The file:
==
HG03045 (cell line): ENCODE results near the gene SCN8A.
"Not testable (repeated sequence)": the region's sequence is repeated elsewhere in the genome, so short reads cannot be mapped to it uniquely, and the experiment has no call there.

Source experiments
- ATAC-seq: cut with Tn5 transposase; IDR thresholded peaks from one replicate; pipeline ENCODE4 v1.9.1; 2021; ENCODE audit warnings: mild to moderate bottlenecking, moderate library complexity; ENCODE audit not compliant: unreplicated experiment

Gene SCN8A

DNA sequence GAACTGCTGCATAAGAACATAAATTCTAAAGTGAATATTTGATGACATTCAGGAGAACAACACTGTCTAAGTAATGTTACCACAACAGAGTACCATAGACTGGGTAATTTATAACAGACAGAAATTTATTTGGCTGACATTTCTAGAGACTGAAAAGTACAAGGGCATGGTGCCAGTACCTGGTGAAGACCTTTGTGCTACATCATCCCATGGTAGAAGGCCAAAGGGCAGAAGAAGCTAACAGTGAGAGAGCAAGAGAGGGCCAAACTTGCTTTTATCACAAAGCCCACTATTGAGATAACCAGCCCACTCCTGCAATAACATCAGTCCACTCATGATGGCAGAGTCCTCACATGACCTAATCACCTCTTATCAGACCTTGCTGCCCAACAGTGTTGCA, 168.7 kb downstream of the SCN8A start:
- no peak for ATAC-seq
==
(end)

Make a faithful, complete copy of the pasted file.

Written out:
HG03045 (cell line): ENCODE results near the gene SCN8A.
"Not testable (repeated sequence)": the region's sequence is repeated elsewhere in the genome, so short reads cannot be mapped to it uniquely, and the experiment has no call there.

Source experiments
- ATAC-seq: cut with Tn5 transposase; IDR thresholded peaks from one replicate; pipeline ENCODE4 v1.9.1; 2021; ENCODE audit warnings: mild to moderate bottlenecking, moderate library complexity; ENCODE audit not compliant: unreplicated experiment

Gene SCN8A

DNA sequence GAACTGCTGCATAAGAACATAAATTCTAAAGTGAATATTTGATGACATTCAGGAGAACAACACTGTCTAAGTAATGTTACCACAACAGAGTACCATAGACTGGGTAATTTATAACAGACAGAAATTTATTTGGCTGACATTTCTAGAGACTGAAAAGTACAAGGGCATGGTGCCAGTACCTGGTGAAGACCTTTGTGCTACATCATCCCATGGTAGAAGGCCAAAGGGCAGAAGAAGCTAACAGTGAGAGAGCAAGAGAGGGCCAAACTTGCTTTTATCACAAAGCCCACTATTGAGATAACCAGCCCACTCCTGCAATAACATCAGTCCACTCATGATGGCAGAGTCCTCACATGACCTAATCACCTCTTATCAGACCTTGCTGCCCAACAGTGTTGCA, 168.7 kb downstream of the SCN8A start:
- no peak for ATAC-seq